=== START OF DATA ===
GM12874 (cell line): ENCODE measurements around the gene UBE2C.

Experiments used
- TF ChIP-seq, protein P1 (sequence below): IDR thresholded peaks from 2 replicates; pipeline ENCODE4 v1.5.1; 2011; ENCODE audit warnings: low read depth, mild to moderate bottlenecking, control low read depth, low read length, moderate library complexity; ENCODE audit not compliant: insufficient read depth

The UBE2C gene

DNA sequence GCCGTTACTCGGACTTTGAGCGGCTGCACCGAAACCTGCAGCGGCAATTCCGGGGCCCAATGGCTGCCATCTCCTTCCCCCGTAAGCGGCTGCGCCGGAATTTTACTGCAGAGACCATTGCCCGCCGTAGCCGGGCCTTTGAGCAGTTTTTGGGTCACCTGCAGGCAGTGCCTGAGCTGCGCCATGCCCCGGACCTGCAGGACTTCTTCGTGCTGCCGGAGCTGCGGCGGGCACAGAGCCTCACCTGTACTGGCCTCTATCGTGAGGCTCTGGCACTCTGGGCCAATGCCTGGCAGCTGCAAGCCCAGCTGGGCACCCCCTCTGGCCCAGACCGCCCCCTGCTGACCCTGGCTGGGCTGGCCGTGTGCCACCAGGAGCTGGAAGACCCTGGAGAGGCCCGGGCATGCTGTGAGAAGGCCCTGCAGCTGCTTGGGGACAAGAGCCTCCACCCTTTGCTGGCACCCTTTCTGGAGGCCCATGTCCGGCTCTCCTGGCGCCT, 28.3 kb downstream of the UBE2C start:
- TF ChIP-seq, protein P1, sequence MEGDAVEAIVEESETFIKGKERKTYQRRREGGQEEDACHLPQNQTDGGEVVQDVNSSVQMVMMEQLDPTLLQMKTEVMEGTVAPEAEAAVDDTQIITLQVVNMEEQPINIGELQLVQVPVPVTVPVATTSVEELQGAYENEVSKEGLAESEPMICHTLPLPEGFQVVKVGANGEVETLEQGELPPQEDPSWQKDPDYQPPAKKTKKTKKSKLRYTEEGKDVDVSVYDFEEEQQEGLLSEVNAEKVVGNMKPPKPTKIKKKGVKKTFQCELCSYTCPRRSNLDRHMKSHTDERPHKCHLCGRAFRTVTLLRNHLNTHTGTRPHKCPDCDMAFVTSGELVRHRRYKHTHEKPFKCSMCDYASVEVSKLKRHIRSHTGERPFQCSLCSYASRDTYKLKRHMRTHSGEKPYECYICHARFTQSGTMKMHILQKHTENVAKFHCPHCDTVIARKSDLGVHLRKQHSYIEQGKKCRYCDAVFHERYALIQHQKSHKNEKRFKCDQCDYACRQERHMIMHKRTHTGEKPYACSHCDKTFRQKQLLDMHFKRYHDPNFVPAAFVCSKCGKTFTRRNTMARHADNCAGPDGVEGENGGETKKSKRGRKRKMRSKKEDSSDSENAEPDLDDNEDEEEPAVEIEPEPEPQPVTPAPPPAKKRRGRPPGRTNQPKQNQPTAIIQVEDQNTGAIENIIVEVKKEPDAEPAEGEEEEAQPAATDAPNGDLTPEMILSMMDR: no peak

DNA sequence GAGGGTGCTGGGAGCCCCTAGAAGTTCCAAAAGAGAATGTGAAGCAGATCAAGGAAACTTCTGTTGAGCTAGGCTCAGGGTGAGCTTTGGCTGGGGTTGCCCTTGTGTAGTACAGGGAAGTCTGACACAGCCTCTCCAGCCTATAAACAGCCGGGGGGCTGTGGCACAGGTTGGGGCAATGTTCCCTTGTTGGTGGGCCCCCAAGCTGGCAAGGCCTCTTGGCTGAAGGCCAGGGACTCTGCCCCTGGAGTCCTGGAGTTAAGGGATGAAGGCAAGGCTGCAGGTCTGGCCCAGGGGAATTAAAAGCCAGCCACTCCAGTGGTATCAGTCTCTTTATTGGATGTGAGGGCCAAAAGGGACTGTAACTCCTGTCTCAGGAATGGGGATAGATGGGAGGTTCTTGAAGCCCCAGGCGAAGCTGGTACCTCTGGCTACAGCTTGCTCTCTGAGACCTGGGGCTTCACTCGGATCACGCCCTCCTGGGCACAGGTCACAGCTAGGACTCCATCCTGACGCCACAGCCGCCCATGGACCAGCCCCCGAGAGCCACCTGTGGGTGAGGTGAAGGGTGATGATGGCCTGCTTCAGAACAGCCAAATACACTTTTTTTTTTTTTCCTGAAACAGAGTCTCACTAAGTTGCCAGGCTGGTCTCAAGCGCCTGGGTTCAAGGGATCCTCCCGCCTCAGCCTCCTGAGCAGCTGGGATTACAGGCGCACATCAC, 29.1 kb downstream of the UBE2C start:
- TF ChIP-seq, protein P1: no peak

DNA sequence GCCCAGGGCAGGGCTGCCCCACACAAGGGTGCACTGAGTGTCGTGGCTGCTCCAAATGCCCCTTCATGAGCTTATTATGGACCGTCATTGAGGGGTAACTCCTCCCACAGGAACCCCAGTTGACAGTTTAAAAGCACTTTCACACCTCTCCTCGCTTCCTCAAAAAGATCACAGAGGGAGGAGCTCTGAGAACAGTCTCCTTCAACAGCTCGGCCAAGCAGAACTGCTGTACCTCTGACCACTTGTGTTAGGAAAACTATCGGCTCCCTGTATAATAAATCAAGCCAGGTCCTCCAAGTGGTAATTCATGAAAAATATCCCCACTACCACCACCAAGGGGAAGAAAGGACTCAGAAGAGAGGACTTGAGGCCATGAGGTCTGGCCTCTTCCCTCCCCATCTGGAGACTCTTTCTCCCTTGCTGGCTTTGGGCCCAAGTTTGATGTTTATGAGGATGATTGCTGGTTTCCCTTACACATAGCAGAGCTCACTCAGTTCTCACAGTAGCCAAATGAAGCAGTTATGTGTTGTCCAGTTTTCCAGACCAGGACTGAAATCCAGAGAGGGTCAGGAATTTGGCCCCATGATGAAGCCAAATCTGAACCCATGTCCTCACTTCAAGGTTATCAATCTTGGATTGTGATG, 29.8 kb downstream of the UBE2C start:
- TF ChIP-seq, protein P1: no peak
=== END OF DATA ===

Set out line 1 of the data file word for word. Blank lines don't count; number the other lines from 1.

GM12874 (cell line): ENCODE measurements around the gene UBE2C.